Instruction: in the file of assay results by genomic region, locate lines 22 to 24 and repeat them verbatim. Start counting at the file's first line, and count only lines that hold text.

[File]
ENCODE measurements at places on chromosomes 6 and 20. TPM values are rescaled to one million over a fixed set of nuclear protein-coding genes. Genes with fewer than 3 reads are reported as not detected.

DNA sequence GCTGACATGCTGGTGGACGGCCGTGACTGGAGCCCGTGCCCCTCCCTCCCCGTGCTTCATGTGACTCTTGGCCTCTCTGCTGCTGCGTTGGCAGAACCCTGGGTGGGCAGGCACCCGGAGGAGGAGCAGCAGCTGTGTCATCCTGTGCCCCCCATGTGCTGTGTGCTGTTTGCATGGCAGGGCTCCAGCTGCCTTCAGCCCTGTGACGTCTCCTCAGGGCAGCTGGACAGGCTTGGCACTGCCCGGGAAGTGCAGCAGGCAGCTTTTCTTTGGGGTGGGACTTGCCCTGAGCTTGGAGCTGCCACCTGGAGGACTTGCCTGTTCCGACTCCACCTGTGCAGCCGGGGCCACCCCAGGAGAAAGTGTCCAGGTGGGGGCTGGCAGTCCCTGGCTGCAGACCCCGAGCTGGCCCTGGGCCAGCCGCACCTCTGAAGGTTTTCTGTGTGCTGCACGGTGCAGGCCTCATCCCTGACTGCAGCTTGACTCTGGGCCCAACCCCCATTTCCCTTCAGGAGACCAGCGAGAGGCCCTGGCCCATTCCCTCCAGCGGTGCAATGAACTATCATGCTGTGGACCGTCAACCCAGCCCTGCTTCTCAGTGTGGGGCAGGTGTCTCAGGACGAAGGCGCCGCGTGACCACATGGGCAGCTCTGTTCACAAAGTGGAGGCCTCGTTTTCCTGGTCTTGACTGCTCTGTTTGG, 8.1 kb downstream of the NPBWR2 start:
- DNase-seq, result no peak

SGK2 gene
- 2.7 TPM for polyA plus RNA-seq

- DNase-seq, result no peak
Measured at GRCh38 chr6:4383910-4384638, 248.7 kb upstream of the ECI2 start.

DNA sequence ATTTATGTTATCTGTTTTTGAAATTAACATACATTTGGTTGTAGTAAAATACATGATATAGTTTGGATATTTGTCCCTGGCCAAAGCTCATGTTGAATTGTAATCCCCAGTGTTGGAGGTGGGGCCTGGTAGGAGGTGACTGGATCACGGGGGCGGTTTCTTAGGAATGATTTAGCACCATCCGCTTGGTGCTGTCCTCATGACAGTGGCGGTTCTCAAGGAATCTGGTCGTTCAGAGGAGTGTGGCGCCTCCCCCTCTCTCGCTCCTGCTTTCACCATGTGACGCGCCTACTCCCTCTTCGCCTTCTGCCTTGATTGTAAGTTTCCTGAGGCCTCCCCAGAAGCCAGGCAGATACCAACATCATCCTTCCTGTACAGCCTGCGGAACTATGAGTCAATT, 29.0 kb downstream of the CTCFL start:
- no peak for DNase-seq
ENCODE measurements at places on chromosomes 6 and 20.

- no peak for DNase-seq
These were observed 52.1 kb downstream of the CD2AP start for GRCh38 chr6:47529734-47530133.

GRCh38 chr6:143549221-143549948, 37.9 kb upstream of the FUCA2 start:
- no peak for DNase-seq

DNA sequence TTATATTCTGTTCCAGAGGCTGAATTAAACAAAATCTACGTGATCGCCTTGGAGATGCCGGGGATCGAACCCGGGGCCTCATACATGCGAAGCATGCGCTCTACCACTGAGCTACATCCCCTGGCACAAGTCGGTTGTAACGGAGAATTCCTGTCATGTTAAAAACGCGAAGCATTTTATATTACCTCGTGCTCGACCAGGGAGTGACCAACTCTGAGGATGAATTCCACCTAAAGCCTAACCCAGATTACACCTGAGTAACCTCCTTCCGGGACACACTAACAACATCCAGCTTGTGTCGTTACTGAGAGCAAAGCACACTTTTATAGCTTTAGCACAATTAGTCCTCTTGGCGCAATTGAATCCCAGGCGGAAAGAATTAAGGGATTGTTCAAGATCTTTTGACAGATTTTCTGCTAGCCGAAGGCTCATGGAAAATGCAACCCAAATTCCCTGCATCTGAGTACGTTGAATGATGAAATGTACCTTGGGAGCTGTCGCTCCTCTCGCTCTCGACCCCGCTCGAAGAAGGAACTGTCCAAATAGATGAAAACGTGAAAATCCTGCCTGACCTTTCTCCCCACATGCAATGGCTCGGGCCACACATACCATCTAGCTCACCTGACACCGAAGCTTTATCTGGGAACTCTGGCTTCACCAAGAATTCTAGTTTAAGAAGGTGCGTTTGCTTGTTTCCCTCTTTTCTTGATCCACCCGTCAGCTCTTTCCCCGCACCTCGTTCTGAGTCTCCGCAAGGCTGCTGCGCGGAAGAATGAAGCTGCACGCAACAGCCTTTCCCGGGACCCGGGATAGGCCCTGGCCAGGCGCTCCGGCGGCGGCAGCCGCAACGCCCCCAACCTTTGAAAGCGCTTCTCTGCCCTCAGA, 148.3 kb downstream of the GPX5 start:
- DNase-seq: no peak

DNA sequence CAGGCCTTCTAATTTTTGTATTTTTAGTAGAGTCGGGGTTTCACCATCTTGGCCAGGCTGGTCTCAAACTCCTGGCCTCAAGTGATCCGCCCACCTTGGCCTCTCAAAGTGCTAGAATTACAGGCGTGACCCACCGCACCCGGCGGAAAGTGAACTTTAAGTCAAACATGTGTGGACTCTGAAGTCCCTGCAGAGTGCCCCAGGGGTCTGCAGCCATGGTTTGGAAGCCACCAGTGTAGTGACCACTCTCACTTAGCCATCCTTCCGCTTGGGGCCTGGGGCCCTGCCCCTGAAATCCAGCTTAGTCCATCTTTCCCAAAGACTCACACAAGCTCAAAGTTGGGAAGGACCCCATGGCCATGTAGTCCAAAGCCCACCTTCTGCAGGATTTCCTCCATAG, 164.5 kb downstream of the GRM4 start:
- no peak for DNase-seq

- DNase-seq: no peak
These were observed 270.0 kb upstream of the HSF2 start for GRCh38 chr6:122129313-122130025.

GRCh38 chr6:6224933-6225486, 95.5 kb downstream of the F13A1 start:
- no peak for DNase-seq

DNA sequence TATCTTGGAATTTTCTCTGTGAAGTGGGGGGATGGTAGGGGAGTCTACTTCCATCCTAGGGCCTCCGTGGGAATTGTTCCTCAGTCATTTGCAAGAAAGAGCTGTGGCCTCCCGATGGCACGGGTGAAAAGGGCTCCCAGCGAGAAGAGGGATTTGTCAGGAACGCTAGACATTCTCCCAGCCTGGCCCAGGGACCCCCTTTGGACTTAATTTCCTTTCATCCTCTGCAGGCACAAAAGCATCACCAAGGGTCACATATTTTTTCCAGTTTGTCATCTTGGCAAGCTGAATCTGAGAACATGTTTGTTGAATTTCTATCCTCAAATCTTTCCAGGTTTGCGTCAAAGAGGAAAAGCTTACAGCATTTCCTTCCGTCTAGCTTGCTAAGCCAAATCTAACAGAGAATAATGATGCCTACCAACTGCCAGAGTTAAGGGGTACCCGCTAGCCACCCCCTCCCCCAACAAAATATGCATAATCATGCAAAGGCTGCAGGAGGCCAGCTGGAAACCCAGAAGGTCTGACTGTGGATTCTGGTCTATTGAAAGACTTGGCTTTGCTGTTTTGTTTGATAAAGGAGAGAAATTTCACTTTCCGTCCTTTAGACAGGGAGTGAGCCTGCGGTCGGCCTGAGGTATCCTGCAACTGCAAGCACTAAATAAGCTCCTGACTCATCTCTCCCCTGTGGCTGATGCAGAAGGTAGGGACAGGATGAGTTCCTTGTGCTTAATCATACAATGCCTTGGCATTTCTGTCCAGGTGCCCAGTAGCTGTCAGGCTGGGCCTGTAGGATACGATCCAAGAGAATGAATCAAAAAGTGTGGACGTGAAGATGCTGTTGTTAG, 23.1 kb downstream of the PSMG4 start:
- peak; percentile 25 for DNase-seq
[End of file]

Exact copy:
- no peak for DNase-seq

DNA sequence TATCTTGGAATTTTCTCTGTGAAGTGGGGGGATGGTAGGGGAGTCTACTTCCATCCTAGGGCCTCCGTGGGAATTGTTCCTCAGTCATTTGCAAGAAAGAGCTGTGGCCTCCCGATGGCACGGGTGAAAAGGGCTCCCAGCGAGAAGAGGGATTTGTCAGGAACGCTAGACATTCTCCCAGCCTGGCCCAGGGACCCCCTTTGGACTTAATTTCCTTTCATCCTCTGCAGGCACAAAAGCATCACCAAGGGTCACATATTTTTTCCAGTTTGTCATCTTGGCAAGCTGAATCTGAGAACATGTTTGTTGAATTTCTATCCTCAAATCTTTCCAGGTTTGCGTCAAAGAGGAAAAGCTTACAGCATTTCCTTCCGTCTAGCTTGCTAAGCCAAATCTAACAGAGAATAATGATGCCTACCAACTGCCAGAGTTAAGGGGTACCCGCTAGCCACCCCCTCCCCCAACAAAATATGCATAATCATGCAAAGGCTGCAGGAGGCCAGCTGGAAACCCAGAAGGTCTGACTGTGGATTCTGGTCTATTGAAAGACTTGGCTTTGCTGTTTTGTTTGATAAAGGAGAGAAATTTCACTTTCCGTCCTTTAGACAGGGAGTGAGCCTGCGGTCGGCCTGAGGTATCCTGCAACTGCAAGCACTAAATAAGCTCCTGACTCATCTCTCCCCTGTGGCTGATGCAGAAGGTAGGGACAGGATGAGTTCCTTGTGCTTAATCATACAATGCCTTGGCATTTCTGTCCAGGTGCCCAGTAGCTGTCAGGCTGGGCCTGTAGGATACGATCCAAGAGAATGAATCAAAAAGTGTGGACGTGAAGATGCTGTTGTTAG, 23.1 kb downstream of the PSMG4 start:
- peak; percentile 25 for DNase-seq